Jean-Louis Trintignant in The Conformist.
With just two new releases opening this week, things may seem a little slow on the movie front. Don't worry, they'll pick up soon enough. Why, just next week we'll see the Toronto openings of Amour and Zero Dark Thirty, two of the season's most heavily praised films. (I'm on record as liking them quite a bit myself.) But there's a lot more than that coming our way.
The TIFF Bell Lightbox may be busy with Canada's Top Ten this week, but next week they're going into overdrive with two new series. A Man And A Woman: Jean-Louis Trintingnant And Emmanuelle Riva pays tribute to the stars of Amour with a selection of their earlier work; it's a happy coincidence that said work just happens to serve as an overview of major European filmmakers. Bernardo Bertolucci's The Conformist; Alain Resnais's Hiroshima, Mon Amour; Eric Rohmer's My Night At Maud's; François Truffaut's Confidentially Yours and Krzysztof Kieslowski's Three Colors: Blue and Three Colors: Red are just a handful of the great, great films that will be screening over January and February. You won't want to miss them.
And then there's TIFF's oddest program in a while. Screening Friday nights from January through early April, Whoa: The Films Of Keanu Reeves salutes Canada's most singularly talented screen performer with a retrospective of key films. Again, major filmmakers are well-represented, including Kathryn Bigelow, Gus Van Sant, Francis Ford Coppola, the Wachowskis and Richard Linklater. But ... well, you know what you're getting into. (I just wish they'd made room for Marisa Silver's Permanent Record, a terrific, barely-remembered 1988 drama about high-school kids dealing with an unexpected loss that features one of Reeves's best performances.)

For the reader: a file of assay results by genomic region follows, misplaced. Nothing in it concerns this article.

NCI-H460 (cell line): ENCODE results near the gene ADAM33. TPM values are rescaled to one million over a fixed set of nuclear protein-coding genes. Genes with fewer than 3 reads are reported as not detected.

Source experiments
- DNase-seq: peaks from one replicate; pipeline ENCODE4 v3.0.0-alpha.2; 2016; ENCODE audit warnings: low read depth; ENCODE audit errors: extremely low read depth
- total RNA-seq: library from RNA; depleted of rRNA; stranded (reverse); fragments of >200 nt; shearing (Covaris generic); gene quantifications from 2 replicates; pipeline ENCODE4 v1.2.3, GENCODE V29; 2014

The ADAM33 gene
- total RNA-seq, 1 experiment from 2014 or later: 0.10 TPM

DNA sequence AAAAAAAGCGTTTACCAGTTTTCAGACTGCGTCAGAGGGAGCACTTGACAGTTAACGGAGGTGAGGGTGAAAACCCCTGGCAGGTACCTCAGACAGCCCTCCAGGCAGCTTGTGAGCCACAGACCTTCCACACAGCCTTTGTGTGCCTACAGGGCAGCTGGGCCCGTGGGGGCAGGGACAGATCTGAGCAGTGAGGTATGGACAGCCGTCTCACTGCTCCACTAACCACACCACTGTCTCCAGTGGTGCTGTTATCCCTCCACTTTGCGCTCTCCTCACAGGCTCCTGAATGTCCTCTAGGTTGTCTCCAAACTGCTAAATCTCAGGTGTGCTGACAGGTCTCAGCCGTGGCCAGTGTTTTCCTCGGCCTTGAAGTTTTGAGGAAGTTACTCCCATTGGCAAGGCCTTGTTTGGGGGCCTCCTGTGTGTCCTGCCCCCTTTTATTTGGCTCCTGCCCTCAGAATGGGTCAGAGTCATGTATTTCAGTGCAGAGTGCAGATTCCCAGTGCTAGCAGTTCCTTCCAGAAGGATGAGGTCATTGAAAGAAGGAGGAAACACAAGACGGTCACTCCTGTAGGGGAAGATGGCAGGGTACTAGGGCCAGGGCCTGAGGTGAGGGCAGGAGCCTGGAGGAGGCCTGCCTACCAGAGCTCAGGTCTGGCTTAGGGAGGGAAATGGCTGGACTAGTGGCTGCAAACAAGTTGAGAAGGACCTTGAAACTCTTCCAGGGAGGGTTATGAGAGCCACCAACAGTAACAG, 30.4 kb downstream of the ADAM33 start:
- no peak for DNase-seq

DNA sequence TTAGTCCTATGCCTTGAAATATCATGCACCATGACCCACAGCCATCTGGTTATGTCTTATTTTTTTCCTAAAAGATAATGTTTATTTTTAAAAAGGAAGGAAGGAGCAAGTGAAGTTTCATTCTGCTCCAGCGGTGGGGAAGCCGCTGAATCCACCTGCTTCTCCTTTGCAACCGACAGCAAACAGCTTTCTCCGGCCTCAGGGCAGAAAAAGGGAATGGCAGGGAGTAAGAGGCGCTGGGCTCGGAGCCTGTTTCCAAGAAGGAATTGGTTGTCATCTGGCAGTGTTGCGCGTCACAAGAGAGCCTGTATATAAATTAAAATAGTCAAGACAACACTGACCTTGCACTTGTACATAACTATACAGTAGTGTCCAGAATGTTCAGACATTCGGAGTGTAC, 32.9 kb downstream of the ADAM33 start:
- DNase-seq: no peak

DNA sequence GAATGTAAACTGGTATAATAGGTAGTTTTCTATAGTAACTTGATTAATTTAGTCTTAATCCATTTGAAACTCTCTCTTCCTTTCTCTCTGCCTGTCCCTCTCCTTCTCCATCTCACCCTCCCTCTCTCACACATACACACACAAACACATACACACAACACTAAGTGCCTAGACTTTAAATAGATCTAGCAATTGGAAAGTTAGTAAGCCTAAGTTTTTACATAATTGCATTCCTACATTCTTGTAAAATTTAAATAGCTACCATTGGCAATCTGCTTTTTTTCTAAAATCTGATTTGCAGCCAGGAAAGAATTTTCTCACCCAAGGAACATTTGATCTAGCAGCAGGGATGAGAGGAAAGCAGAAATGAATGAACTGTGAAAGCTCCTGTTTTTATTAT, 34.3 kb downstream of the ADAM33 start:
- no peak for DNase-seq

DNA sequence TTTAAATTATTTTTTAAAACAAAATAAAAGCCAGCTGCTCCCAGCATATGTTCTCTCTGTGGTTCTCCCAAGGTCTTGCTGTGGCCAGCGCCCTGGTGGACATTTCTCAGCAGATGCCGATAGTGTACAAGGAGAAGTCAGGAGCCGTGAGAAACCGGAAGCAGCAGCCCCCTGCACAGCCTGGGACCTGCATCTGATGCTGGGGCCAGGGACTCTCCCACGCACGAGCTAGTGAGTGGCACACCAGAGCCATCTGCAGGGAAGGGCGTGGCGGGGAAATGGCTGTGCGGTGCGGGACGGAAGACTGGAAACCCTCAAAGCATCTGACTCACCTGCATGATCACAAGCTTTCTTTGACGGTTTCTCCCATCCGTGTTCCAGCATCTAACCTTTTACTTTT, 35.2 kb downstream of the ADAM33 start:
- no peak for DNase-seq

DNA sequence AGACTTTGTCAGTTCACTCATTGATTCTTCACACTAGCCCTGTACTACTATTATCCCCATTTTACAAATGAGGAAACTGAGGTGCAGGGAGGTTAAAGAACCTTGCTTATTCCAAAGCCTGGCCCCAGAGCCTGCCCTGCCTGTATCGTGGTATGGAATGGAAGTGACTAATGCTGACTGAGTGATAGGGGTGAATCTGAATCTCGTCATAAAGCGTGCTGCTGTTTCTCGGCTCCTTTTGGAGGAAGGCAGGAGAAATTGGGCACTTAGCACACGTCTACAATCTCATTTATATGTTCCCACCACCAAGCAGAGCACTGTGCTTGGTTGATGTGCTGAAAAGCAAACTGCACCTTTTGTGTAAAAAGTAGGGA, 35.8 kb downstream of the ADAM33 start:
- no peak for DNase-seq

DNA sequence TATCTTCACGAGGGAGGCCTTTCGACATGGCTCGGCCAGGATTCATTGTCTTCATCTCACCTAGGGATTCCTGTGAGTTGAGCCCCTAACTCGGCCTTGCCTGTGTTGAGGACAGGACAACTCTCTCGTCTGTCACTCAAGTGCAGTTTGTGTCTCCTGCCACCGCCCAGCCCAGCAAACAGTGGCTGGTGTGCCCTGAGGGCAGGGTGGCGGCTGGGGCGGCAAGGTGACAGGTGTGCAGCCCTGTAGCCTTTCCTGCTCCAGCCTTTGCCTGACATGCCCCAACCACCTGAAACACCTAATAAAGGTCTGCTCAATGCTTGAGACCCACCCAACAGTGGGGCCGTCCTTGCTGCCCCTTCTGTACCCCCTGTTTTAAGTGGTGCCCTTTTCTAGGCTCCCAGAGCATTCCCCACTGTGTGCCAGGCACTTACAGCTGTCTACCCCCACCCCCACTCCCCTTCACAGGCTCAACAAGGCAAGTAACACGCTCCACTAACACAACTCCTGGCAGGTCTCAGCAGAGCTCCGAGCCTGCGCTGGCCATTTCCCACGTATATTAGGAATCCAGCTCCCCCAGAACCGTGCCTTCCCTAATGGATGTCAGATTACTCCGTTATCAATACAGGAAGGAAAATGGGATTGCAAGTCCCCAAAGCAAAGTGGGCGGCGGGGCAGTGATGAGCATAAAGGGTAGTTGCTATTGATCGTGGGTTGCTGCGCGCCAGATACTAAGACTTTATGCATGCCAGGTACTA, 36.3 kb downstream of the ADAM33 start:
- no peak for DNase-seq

I'll be covering both of these programs in more depth soon, but you should definitely make some space in your schedule for them.
You won't need to budget a lot of time for this month's other new program; you just have to ride the subway. Or rather, you just have to wait for a train and watch the TTC platform screens, where John Greyson's Murder In Passing will unfold in silent, 30-second installments every weekday from Monday (January 7) to March 1.
It's an experimental multi-media work that will feature clues to the eponymous mystery on the series' blog, over Twitter and in issues of Metro. The day's episode will repeat every 10 minutes, with Friday's episodes running Saturdays and Sundays as well. I'm curious to see whether commuters will have the presence of mind to follow the plot over nearly two months - but even if they don't, it's great to see someone try something like this, isn't it?